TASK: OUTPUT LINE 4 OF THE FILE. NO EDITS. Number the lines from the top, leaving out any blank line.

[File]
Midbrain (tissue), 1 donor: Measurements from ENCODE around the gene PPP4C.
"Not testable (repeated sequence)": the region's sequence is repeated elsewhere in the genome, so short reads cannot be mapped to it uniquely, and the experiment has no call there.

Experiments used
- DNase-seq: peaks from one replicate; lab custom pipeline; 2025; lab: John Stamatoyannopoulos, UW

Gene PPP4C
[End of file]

- DNase-seq: peaks from one replicate; lab custom pipeline; 2025; lab: John Stamatoyannopoulos, UW